The management of the University of Ghana has debunked reports that it has incurred a $160m judgement debt following a decision by a UK arbitrator.
The management said any such statement was untrue and intended to create panic among the University’s stakeholders.
[contextly_sidebar id=”Vrof12Z9v0KRFEBaL6adNGLi7gXpfBFM”]In a statement issued on August 14, 2018, the management of the school said the story was an attempt to force the University to accept a position on the controversial $64m Africa Integras project that was detrimental to the interest of the University.
Reports that made rounds on social media two weeks ago said the University of Ghana had been slapped with a $160m judgement debt over a decision to cancel a $64m contract with Africa Integras.
According to the story, the company had dragged the institution to court over the matter and a determination on the matter was made in the first week of August in London.
But the University of Ghana has said the story is false.
“The Africa Integras Project, including matters relating to the substantive and procedural merits of the contract, has not been determined by an arbitrator,” the University’s statement said.
“Management of the University of therefore urges calm and assures all stakeholders that it is taking all necessary and reasonable steps to secure the best interest and future of the University of Ghana,” it added.
About the Africa Integras project
Africa Integras entered into the agreement with the University of Ghana in 2014 which was signed by its former Vice Chancellor, Prof. Ernest Aryeetey as structured as a 25-year Build, Operate and Transfer (BOT) arrangement.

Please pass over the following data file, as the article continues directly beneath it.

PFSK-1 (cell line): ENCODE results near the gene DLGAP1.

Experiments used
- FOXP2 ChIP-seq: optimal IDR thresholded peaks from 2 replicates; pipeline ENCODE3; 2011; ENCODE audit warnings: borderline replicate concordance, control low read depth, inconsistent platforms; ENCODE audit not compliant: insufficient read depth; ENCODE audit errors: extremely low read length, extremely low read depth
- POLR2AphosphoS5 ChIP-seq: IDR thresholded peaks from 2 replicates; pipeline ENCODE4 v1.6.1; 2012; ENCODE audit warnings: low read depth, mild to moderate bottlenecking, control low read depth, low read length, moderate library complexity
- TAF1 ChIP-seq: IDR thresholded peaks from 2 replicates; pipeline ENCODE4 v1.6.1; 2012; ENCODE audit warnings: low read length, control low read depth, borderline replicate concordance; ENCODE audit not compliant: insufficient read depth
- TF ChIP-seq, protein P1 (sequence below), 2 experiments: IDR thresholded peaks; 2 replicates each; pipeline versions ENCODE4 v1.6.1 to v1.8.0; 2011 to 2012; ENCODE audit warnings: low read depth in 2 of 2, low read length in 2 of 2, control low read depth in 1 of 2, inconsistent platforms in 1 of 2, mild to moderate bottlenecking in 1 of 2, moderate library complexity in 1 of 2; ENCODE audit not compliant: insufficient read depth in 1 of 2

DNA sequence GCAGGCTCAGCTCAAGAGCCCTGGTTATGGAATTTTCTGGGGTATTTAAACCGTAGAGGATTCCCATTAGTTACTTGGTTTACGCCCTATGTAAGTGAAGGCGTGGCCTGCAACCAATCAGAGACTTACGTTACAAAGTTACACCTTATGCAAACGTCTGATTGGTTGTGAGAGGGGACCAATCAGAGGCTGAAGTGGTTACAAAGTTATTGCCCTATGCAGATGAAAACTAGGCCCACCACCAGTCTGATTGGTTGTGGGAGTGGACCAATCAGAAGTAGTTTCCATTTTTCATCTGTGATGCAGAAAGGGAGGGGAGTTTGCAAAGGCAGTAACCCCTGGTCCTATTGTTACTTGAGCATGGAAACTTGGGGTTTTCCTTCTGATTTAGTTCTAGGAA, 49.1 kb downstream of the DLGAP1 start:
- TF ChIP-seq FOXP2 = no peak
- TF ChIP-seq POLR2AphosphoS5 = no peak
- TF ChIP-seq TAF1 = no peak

The projects involved the construction of an expanded facility for the College of Humanities and a new College of Education.
It was also to construct a new dedicated facility for the College of Basic and Applied Sciences and the Institute of Technology and Applied Sciences, as well as a new facility for the College of Health Sciences.
Africa Integras was also to procure thousands of new students’ hostel beds, to be divided between undergraduate and graduate students mostly to serve the College of Health Sciences.
However, following the exit of Prof. Aryeetey and the swearing-in the new Vice-Chancellor, Prof. Ebenezer Oduro-Owusu, it was alleged that the arrangement by Prof. Aryeetey was not value for money and that something was wrong with it.
It was also claimed that Prof. Aryeetey had received financial inducements to allow the project to proceed since it was economically unreasonable and would cost the University more money.
But Prof. Aryeetey denied the claims, saying the University during his tenure went through all the right procedures before signing the agreement with the company.
By: Jonas Nyabor/citinewsroom.com/Ghana